Jasmin Graham President & CEO
Mote Marine Laboratory
Jasmin specializes in elasmobranch ecology and evolution. Her past research interests include smalltooth sawfish movement ecology and hammerhead shark phylogeny. She is a member of the American Elasmobranch Society and served on their Student Affairs Committee as the Early Career Representative. She is a member of the IUCN Shark Specialist group and serves on their Communications Team. She worked as an instructor for the Saturday at the Sea program through the Florida State University Office of STEM Teaching Activities. Jasmin has a passion for science education and making science more accessible for everyone. She is the project coordinator for the MarSci-LACE project, which is focused on researching and promoting best practices to recruit, support and retain minority students in marine science. She is excited to help open doors for more underrepresented minority students to join the exciting field of marine science.
Amani Webber-Schultz Chief Financial Officer
New Jersey Institute of Technology
Amani is a PhD student at the New Jersey Institute of Technology. Her research will focus on shark morpholog yand biomechanics. She graduated from Rutgers University with a B.S. in Marine Science. During her undergraduate studies, she was a student researcher in Dr. Brooke Flammang's Fluid Locomotion Lab at the New Jersey Institute of Technology and Dr. Elisabeth Sikes' Paleoceanography Lab at Rutgers. Both labs allowed her to experience different areas of marine science. In the Fluid Locomotion Lab, Amani created 3-D models in Mimics Innovation Suite from CT scans for morphological studies of remoras. She received honorable mention for the NSF GRFP in 2021. Amani is currently a fellow at Field School where she is continuing to develop her shark research and handling skills. She loves meeting new people and is very excited to share her experiences and help others succeed in any way she can.
Carlee Jackson Director of Communications
Sea Turtle Research Associate for the New College of Florida, based at Walt Disney World
Carlee is a shark and sea turtle conservationist. She is an M.S. graduate from Nova Southeastern University, where she researched the effects of provisioning tourism on nurse sharks in Belize. Carlee has worked with NSU’s shark tagging program, tagging sharks along the coast of Broward County. She is currently a Sea Turtle Research Associate at The Walt Disney Company, assisting with various marine conservation research as part of the Disney Conservation Team. Carlee is a member of the American Elasmobranch Society, where she was a 2019 YPRF Diversity scholar. Previously, Carlee has worked as a Marine Turtle Specialist at Gumbo Limbo Nature Center, and as an environmental educator in south Florida, taking students on outdoor educational field trips all across Florida. Originally from Detroit, Mi, she graduated in 2016 with a B.S. in Biology from Florida Atlantic University. Carlee is very passionate about research and field work, striving to contribute to the conservation of sharks and sea turtles. She is eager to expose more minority students to the field of marine science and hopes to inspire more diversity in this field.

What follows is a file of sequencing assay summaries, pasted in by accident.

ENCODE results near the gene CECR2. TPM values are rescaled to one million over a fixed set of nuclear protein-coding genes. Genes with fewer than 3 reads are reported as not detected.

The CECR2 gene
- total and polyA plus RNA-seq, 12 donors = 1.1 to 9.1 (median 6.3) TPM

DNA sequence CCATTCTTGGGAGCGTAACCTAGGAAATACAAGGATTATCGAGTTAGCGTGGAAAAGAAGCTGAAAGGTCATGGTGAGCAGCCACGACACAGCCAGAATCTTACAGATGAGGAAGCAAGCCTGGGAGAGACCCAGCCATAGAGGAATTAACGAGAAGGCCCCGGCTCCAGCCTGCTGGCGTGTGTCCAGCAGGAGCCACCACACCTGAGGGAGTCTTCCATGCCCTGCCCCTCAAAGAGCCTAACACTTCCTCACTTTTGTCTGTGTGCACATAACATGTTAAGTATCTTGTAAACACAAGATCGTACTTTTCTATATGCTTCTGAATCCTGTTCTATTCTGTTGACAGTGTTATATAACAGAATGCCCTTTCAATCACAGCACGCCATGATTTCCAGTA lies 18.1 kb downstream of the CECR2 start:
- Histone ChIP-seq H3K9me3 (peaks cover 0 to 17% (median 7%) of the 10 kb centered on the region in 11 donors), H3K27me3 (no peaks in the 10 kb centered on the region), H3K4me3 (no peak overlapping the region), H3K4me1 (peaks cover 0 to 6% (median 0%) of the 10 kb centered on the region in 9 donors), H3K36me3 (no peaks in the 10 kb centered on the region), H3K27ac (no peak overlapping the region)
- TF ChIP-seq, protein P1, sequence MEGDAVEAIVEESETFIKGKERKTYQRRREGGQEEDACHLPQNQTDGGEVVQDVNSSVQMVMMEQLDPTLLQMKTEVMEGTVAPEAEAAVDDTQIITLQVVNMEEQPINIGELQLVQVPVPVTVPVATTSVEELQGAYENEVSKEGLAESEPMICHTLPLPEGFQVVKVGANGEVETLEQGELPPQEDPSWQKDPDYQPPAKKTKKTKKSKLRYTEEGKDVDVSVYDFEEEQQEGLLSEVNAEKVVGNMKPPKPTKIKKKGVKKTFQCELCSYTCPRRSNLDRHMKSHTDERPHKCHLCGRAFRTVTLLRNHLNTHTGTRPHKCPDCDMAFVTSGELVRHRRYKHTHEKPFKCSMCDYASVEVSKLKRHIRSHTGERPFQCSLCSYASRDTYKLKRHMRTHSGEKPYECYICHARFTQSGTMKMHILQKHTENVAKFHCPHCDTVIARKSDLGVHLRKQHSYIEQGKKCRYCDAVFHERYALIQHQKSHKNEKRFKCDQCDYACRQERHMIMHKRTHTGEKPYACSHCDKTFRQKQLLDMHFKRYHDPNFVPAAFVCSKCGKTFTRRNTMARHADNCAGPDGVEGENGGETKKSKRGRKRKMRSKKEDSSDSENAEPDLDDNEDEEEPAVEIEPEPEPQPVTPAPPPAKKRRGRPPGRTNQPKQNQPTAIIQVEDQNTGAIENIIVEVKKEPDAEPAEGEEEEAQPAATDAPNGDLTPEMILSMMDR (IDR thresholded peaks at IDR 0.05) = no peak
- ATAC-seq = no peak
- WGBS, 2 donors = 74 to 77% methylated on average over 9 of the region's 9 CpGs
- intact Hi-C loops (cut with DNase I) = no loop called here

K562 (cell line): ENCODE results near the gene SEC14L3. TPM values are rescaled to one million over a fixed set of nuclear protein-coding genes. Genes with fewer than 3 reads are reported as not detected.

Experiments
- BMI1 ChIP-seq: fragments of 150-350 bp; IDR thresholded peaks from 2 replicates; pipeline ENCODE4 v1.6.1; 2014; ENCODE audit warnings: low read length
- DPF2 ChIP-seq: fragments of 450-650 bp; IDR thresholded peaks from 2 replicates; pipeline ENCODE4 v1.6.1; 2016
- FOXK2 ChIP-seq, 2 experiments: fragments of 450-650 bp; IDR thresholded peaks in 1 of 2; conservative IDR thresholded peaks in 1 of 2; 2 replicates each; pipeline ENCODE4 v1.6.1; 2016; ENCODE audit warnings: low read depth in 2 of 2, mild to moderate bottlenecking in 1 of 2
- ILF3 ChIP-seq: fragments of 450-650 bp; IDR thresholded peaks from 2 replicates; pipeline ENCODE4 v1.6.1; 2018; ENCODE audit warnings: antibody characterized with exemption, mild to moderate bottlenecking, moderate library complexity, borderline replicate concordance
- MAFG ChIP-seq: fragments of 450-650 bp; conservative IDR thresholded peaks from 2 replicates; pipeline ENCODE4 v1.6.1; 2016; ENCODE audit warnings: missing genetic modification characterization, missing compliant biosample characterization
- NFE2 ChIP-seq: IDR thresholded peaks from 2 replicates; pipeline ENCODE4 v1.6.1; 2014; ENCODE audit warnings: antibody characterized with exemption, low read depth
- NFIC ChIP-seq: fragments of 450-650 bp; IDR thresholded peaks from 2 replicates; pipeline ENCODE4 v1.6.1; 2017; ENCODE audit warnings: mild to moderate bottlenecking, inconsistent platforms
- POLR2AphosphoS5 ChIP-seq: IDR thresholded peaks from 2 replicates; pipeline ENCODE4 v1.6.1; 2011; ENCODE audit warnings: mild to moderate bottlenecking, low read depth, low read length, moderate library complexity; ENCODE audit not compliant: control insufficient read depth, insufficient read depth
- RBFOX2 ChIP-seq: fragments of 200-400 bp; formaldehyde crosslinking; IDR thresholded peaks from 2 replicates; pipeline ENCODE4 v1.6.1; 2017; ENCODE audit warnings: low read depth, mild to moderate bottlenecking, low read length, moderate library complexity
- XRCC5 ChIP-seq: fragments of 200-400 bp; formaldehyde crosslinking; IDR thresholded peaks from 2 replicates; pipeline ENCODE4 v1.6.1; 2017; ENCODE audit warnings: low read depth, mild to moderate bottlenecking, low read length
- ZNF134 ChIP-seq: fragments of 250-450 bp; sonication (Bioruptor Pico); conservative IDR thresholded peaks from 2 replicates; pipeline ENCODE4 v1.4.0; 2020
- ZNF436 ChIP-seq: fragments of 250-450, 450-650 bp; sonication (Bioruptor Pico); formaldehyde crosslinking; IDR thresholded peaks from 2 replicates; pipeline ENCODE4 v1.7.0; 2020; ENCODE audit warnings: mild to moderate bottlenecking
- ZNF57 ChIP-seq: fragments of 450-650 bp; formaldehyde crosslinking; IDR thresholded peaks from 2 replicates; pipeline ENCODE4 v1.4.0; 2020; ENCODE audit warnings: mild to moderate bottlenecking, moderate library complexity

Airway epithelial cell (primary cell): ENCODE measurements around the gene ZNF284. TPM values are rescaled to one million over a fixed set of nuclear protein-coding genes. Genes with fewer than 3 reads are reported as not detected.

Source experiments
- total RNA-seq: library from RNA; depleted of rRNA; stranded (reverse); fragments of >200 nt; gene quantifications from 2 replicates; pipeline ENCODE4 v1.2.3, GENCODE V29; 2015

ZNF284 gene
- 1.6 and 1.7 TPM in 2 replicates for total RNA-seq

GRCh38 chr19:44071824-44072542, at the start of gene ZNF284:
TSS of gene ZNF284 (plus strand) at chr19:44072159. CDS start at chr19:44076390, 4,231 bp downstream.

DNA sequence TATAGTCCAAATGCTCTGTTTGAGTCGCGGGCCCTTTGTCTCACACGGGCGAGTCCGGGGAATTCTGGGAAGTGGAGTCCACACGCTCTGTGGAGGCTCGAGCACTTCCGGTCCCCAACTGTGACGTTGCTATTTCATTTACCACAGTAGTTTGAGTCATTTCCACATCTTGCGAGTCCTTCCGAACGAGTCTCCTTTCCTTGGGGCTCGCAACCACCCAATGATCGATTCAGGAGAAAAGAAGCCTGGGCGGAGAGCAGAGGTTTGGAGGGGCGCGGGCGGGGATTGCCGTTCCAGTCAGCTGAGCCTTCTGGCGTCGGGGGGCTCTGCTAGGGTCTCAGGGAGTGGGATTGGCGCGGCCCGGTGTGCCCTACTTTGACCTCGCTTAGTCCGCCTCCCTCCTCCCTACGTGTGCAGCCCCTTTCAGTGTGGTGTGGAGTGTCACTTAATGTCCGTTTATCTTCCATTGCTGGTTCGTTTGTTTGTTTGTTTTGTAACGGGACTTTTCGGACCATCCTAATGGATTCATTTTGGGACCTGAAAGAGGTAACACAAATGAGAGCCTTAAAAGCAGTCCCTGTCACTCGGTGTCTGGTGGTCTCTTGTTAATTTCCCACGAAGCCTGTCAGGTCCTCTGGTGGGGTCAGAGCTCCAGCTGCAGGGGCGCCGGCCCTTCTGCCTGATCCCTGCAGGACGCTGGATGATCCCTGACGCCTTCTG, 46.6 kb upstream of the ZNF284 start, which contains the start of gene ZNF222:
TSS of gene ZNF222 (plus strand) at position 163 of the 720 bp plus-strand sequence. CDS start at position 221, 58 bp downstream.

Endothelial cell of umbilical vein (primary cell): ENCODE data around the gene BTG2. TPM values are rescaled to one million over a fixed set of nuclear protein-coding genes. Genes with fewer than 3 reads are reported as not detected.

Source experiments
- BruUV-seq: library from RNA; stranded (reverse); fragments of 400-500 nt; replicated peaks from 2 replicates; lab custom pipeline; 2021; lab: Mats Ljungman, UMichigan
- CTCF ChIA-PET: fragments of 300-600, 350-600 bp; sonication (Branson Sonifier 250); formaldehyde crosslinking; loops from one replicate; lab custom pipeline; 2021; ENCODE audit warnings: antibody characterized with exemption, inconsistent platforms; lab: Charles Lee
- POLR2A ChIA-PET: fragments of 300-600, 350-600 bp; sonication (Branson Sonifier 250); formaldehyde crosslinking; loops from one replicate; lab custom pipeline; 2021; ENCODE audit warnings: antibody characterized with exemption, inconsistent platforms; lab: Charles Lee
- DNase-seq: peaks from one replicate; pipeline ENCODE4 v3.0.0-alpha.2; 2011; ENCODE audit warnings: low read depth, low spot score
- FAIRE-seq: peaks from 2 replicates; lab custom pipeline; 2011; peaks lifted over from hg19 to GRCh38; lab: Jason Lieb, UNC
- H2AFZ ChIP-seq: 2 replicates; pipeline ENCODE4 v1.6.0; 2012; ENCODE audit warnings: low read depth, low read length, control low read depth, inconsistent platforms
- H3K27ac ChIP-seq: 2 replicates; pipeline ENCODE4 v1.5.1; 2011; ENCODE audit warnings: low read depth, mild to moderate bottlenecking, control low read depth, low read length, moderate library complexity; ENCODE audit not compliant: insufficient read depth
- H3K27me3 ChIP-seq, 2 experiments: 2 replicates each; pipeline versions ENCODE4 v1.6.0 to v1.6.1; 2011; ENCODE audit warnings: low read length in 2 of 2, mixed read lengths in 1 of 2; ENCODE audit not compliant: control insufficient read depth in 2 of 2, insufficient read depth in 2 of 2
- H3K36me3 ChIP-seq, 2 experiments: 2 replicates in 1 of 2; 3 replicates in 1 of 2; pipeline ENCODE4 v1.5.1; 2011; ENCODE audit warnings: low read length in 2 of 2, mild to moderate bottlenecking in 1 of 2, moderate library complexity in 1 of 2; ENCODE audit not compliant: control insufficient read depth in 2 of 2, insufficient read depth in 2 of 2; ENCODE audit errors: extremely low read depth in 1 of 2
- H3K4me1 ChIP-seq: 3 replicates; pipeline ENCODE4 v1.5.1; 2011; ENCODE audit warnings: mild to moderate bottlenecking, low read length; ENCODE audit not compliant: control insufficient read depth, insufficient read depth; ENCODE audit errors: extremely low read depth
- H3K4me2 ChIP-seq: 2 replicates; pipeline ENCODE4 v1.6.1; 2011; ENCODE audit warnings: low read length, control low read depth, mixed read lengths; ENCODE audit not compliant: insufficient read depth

Jaida Elcock Director of Public Relations
Jaida Elcock is a PhD student in the MIT-WHOI Joint Program. Her research is on shark movement ecology. She is particularly interested in the movement ecology of migratory elasmobranchs, as this information is still unknown for many species. Jaida received her B.S. in Biology with University Honors from Northern Arizona University in Flagstaff, Arizona. She has previously lived in landlocked states but has still been able to gain experience with marine animals through an internship at OdySea Aquarium in Scottsdale, Arizona. Though not a National Science Foundation Graduate Research Fellow, Jaida was recognized as an Honorable Mention for her research proposal. She has also been recognized as an American Elasmobranch Society Young Professional Recruitment Fund Scholar. Jaida is incredibly excited to help other underrepresented students light a fire within themselves to fuel a passion for marine sciences.